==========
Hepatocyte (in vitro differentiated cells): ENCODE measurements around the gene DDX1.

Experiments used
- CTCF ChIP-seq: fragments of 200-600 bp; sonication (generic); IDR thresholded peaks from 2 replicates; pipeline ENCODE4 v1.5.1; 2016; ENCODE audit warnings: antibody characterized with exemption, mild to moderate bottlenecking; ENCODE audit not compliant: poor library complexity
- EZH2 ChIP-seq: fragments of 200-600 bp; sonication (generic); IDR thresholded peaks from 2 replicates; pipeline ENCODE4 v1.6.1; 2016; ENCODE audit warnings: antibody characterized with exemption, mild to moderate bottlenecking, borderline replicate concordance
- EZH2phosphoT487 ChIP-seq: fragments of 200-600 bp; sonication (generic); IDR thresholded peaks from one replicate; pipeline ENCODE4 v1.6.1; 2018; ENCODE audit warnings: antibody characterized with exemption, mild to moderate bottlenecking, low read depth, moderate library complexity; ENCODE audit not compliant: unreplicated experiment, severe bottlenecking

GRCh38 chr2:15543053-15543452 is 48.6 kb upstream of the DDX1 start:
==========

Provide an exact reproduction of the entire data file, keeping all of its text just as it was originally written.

Hepatocyte (in vitro differentiated cells): ENCODE measurements around the gene DDX1.

Experiments used
- CTCF ChIP-seq: fragments of 200-600 bp; sonication (generic); IDR thresholded peaks from 2 replicates; pipeline ENCODE4 v1.5.1; 2016; ENCODE audit warnings: antibody characterized with exemption, mild to moderate bottlenecking; ENCODE audit not compliant: poor library complexity
- EZH2 ChIP-seq: fragments of 200-600 bp; sonication (generic); IDR thresholded peaks from 2 replicates; pipeline ENCODE4 v1.6.1; 2016; ENCODE audit warnings: antibody characterized with exemption, mild to moderate bottlenecking, borderline replicate concordance
- EZH2phosphoT487 ChIP-seq: fragments of 200-600 bp; sonication (generic); IDR thresholded peaks from one replicate; pipeline ENCODE4 v1.6.1; 2018; ENCODE audit warnings: antibody characterized with exemption, mild to moderate bottlenecking, low read depth, moderate library complexity; ENCODE audit not compliant: unreplicated experiment, severe bottlenecking

GRCh38 chr2:15543053-15543452 is 48.6 kb upstream of the DDX1 start: